I’m reminded of this, from Douglas Adam’s The Restaurant at the End of the Universe:
“The Total Perspective Vortex derives its picture of the whole Universe on the principle of extrapolated matter analyses.
To explain — since every piece of matter in the Universe is in some way affected by every other piece of matter in the Universe, it is in theory possible to extrapolate the whole of creation — every sun, every planet, their orbits, their composition and their economic and social history from, say, one small piece of fairy cake.
The man who invented the Total Perspective Vortex did so basically in order to annoy his wife.
Trin Tragula — for that was his name — was a dreamer, a thinker, a speculative philosopher or, as his wife would have it, an idiot.
And she would nag him incessantly about the utterly inordinate amount of time he spent staring out into space, or mulling over the mechanics of safety pins, or doing spectrographic analyses of pieces of fairy cake.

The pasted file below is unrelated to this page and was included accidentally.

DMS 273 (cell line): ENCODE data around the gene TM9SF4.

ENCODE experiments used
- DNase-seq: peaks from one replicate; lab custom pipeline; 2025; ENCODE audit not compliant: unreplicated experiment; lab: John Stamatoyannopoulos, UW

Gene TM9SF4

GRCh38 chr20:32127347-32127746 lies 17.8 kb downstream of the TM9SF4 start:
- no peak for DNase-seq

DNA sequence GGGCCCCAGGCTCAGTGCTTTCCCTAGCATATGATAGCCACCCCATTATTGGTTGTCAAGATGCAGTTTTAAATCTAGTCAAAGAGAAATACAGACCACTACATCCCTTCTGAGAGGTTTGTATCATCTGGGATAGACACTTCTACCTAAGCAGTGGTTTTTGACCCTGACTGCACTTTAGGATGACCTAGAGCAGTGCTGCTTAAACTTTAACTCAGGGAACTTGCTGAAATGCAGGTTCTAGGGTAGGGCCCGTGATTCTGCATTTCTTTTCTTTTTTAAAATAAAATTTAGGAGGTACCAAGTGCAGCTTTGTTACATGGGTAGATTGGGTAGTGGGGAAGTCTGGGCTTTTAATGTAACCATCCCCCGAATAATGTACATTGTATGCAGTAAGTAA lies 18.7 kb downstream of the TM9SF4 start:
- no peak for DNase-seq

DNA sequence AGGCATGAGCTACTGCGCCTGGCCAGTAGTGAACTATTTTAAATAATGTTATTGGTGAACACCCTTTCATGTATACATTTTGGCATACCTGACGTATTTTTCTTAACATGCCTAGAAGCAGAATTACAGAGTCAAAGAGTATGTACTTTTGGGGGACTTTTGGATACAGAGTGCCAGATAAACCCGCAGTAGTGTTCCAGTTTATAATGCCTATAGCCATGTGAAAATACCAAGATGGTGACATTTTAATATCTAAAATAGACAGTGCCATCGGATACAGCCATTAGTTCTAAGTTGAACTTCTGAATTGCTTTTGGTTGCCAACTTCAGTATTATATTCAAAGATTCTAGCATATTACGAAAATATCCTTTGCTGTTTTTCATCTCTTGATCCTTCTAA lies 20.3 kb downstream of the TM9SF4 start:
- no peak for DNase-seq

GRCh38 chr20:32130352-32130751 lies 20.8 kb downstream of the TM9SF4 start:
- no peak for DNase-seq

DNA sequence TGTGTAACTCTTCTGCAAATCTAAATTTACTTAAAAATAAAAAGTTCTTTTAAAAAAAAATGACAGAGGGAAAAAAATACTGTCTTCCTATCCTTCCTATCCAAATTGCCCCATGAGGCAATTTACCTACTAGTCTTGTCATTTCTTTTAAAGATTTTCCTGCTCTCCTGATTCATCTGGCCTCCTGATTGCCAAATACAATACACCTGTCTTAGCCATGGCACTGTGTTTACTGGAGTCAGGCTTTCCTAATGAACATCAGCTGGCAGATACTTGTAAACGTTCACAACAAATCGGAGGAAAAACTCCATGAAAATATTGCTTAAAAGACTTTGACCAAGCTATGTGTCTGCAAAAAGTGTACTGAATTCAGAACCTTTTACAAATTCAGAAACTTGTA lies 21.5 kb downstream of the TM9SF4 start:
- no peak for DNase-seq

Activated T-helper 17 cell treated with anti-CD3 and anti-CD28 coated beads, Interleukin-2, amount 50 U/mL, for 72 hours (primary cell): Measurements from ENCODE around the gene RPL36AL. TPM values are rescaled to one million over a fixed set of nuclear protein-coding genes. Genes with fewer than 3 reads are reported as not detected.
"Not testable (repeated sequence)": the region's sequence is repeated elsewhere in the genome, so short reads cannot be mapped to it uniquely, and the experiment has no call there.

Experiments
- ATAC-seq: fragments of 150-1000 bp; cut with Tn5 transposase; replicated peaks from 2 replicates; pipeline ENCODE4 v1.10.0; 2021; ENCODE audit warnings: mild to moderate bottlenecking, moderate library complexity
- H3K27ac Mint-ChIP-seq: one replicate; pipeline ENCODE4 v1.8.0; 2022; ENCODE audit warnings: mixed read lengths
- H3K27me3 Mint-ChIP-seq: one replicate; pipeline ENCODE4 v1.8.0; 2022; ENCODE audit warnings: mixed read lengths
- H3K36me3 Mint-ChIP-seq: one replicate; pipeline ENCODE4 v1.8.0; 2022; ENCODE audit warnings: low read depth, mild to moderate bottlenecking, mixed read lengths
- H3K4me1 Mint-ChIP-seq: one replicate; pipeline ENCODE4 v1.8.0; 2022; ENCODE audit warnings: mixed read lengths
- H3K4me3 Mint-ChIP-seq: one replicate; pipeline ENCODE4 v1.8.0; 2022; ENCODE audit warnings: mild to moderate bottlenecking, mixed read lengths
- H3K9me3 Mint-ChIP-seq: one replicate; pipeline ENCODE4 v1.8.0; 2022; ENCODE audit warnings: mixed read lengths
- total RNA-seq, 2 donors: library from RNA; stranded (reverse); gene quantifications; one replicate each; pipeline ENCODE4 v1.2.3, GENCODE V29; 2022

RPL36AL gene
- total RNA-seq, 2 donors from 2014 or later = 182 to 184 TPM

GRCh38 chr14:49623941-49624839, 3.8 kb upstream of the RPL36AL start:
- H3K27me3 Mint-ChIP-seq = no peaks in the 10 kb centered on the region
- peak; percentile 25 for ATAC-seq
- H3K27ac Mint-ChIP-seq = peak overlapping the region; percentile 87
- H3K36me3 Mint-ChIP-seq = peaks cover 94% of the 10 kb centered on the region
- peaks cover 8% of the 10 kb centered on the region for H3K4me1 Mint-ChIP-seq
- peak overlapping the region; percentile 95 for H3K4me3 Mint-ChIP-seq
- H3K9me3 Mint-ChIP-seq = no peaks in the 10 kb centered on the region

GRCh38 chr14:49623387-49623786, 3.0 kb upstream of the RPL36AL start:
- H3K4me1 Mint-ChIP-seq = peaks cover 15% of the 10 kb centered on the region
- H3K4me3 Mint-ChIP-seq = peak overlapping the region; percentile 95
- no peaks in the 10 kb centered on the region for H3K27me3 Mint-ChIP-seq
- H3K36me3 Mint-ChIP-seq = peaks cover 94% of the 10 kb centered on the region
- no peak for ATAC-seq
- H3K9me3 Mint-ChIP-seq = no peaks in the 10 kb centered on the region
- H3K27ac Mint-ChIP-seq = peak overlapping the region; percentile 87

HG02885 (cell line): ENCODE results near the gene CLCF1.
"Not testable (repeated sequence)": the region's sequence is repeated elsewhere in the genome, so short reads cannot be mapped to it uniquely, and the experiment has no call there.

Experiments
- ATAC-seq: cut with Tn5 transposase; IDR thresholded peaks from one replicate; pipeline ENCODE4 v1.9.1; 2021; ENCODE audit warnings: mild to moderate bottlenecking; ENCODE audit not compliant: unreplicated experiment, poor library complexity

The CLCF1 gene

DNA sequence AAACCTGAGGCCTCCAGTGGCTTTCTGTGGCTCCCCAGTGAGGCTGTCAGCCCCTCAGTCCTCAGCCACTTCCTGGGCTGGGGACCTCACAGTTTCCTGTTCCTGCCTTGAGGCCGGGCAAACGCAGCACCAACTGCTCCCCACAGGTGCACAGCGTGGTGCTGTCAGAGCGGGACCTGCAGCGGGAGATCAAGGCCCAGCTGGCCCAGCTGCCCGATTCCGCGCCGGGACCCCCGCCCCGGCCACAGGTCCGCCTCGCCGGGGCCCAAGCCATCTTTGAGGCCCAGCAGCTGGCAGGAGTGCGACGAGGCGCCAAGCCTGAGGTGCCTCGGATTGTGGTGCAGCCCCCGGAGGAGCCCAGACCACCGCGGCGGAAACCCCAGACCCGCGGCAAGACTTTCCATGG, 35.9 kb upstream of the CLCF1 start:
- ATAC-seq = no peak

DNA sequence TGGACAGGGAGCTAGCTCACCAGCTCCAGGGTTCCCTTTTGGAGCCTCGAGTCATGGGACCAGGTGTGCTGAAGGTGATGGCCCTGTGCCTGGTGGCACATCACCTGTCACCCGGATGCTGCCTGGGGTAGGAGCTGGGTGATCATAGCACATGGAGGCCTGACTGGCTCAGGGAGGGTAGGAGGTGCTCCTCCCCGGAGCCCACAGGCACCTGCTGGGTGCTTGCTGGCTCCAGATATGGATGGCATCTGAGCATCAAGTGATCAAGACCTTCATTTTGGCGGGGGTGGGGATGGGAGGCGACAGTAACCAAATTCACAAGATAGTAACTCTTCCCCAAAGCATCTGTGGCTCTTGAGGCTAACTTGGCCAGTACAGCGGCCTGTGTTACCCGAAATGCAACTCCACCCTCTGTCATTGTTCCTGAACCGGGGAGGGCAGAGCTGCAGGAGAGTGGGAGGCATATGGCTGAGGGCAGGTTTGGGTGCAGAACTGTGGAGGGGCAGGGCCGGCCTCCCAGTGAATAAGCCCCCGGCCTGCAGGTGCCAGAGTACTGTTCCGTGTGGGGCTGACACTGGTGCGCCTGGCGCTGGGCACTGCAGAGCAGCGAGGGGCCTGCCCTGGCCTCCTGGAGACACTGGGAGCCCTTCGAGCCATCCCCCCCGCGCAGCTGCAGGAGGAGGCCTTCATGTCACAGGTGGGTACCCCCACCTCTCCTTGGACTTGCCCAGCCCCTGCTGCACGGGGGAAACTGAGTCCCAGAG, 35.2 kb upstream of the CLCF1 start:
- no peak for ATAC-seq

“Have some sense of proportion!” she would say, sometimes as often as thirty-eight times in a single day.
And so he built the Total Perspective Vortex — just to show her.
And into one end he plugged the whole of reality as extrapolated from a piece of fairy cake, and into the other end he plugged his wife: so that when he turned it on she saw in one instant the whole infinity of creation and herself in relation to it.
To Trin Tragula’s horror, the shock completely annihilated her brain; but to his satisfaction he realized that he had proved conclusively that if life is going to exist in a Universe of this size, then the one thing it cannot afford to have is a sense of proportion.”
(Be sure to click on to see how many emails are sent every second.)